Breath volume: Although muscle is a very adaptable tissue, training adaptations are also highly specific to the nature of the training stimulus. Adaptations elicited by IMT are specific to a number of characteristics of the training stimulus, including the lung volume at which training takes place. The practical implication of this is that IMT should be undertaken across the widest range of lung volume possible, i.e., from as close to residual volume as possible, to the point at which it is impossible to inhale any more. Failure to do this will lead to sub-optimal adaptation at some lung volumes, which is particularly important in patients who hyperinflate when minute ventilation increases. An important consideration in maximising tidal volume (VT) during IMT is the training load; loading too "heavily" can compromise VT that can be achieved, and the amount of work that can be undertaken during training, which will also impair the training response. This impairment occurs because VT has a strong influence upon the amount for work done per breath, and the most important determinant of the ability to inhale deeply is the training load (McConnell & Griffiths, 2010). Functional weakening of the inspiratory muscles during inhalation means that if the load is too high, the inspiratory muscles are not be able to overcome the load at higher lung volumes (where the inspiratory muscles are weaker), despite maximal effort. The heavier the load, the more severely the breath is "clipped".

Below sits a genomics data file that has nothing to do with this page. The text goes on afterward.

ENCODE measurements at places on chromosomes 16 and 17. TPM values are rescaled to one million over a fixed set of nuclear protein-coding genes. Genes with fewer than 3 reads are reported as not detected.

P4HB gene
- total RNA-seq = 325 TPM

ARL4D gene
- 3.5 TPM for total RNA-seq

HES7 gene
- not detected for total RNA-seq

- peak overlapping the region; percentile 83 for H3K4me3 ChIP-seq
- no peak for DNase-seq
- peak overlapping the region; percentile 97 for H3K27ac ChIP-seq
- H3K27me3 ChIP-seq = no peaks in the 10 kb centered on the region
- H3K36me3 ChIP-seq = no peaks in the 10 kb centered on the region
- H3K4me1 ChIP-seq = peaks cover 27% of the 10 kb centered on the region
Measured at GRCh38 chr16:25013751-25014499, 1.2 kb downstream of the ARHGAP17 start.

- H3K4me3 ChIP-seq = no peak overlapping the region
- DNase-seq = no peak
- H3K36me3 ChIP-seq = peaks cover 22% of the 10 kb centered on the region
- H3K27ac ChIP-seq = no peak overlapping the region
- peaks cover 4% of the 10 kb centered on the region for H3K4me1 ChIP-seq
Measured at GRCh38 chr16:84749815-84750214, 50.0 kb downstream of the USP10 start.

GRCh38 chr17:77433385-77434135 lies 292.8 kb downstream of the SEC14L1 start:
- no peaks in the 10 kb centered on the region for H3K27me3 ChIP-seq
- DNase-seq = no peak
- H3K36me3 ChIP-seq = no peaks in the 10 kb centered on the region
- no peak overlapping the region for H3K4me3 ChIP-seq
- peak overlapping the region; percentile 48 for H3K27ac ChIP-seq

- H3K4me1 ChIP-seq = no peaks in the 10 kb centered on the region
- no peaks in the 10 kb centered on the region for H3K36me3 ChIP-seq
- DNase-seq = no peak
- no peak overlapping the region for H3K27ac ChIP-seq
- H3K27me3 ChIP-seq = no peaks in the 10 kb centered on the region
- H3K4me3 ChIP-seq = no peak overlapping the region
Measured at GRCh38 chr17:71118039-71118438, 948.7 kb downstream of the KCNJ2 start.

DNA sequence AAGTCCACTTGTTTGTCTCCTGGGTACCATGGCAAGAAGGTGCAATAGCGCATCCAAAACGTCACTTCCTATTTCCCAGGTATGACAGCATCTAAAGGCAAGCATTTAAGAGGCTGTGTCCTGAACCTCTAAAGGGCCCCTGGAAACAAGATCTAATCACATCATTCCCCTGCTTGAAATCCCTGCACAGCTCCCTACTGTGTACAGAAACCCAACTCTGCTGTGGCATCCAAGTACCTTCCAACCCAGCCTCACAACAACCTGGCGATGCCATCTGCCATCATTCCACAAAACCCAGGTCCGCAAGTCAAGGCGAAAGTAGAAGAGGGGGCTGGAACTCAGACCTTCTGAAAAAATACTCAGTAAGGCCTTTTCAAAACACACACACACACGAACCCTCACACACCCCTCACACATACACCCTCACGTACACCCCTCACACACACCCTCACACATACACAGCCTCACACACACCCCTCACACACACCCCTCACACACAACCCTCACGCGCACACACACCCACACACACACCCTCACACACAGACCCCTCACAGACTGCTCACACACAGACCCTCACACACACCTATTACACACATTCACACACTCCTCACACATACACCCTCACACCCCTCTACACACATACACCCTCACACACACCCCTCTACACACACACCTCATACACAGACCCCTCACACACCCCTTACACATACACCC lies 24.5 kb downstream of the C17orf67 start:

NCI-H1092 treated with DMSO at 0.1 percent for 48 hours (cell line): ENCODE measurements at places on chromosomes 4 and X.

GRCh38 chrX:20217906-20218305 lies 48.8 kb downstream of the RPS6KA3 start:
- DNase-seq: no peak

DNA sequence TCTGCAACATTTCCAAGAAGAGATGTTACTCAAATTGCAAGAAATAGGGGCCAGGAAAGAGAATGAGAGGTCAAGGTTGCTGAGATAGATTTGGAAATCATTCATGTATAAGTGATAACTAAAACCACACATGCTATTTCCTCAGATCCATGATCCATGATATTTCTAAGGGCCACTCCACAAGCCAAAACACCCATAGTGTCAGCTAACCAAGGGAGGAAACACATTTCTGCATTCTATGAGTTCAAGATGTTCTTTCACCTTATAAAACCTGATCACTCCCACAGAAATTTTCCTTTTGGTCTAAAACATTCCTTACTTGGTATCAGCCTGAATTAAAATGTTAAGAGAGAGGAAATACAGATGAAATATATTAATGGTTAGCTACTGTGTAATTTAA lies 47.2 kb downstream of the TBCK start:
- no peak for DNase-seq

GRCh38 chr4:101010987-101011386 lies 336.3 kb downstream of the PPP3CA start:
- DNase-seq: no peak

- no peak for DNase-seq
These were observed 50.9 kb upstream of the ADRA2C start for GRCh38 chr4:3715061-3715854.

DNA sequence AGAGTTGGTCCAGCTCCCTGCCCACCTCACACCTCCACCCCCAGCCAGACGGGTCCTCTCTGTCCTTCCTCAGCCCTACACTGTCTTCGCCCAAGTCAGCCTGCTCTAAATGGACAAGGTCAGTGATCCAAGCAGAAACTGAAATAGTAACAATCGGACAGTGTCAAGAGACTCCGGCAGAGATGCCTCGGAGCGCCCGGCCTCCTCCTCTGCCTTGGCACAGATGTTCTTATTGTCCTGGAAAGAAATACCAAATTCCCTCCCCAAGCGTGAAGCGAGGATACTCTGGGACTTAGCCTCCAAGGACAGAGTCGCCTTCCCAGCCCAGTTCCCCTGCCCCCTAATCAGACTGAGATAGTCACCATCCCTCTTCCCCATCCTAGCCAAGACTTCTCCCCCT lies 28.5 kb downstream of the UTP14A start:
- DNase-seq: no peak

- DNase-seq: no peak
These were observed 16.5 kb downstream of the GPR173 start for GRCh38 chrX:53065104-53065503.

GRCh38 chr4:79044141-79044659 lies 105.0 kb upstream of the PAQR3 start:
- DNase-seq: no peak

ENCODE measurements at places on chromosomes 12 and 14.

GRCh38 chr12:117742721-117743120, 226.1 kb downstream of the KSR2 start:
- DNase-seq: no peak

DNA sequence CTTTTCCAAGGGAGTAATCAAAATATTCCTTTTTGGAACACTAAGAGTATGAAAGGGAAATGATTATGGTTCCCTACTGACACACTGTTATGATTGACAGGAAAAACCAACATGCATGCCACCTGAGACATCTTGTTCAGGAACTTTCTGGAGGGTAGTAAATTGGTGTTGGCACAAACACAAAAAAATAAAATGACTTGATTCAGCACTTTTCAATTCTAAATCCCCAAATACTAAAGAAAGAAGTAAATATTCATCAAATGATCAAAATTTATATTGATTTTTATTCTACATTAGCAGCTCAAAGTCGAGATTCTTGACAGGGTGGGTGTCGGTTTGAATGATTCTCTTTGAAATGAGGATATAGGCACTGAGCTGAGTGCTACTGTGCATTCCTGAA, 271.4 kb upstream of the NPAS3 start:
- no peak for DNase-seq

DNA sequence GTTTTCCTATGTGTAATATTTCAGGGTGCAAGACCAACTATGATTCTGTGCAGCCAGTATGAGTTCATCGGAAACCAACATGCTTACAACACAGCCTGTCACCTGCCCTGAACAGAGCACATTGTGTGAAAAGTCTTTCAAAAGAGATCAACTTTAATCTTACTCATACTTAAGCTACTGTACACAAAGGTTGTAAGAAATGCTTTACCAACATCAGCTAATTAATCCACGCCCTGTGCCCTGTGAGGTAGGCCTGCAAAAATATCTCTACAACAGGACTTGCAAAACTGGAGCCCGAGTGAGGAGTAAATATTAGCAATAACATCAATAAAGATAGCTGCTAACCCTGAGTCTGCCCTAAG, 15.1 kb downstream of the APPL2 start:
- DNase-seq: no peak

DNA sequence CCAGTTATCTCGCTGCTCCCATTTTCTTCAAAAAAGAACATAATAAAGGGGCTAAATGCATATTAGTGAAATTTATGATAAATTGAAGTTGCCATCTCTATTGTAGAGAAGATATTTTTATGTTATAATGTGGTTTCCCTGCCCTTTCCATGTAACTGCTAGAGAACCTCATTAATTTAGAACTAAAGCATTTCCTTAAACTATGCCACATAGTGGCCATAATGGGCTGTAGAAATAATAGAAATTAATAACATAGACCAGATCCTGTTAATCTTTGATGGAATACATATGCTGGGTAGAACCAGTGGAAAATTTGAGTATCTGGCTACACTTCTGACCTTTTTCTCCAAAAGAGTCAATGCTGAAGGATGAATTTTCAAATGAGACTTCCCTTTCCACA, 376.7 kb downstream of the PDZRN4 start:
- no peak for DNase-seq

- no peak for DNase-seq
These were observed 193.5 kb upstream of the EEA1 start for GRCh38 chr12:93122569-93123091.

This means that the training load must be set with these factors in mind. The figure below illustrates the interrelationships of inspiratory muscle strength, lung volume, and training load, as well as the effect of fatigue on the VT that can be achieved. Note that the breath volume is clipped progressively earlier in the breath with increasing loads.